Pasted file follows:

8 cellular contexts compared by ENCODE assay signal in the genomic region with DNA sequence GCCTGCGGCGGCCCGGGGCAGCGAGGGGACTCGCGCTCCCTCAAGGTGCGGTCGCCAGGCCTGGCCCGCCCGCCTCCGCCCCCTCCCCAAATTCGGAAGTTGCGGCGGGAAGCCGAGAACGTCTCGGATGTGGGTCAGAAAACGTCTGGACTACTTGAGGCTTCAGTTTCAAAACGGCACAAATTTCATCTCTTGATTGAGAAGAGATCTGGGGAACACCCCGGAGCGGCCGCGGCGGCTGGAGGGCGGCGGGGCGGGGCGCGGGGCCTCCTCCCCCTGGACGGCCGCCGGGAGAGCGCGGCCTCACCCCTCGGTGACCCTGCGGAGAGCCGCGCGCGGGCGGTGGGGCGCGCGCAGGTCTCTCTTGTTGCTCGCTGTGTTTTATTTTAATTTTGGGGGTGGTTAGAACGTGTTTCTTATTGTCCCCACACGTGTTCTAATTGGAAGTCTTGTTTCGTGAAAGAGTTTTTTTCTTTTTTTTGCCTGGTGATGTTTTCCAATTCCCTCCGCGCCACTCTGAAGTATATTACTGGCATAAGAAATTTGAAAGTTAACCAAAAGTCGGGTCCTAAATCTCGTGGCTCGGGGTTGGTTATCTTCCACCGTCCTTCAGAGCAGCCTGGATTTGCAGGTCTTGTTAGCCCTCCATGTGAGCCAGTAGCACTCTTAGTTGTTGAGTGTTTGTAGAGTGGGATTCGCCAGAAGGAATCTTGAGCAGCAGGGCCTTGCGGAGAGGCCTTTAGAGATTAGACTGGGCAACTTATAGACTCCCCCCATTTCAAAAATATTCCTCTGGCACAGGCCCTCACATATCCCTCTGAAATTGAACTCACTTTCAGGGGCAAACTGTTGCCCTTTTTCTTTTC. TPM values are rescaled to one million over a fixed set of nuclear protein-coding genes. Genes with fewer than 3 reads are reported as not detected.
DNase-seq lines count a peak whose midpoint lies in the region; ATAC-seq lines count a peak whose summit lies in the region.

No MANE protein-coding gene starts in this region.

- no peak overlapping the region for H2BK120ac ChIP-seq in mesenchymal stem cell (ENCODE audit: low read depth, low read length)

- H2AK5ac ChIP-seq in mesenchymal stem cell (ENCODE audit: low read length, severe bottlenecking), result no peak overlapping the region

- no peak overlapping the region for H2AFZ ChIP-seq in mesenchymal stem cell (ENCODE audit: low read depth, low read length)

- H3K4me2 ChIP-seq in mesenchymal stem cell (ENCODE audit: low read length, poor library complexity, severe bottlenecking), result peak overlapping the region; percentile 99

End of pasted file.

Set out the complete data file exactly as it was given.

8 cellular contexts compared by ENCODE assay signal in the genomic region with DNA sequence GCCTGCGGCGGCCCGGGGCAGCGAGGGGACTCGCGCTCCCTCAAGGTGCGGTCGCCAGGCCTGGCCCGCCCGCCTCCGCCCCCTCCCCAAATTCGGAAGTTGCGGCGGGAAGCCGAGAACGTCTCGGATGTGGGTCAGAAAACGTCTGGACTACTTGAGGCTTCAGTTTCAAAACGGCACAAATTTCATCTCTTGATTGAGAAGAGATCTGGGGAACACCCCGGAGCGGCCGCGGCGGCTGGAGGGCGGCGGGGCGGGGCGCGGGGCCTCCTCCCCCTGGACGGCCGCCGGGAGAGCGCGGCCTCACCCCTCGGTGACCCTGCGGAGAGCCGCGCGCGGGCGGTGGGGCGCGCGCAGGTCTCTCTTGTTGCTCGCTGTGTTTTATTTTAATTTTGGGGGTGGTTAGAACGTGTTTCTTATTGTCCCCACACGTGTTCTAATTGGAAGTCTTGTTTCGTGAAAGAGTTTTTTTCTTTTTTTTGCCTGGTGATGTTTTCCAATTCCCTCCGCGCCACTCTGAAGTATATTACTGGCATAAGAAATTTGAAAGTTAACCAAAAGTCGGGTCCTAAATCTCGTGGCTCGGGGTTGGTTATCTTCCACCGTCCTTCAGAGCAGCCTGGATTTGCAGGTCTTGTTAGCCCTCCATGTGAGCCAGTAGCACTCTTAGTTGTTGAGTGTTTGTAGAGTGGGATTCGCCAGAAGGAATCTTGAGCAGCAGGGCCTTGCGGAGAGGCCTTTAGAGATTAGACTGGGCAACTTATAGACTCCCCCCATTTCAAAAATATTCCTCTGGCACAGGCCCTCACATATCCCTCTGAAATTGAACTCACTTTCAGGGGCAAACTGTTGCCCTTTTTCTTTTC. TPM values are rescaled to one million over a fixed set of nuclear protein-coding genes. Genes with fewer than 3 reads are reported as not detected.
DNase-seq lines count a peak whose midpoint lies in the region; ATAC-seq lines count a peak whose summit lies in the region.

No MANE protein-coding gene starts in this region.

- no peak overlapping the region for H2BK120ac ChIP-seq in mesenchymal stem cell (ENCODE audit: low read depth, low read length)

- H2AK5ac ChIP-seq in mesenchymal stem cell (ENCODE audit: low read length, severe bottlenecking), result no peak overlapping the region

- no peak overlapping the region for H2AFZ ChIP-seq in mesenchymal stem cell (ENCODE audit: low read depth, low read length)

- H3K4me2 ChIP-seq in mesenchymal stem cell (ENCODE audit: low read length, poor library complexity, severe bottlenecking), result peak overlapping the region; percentile 99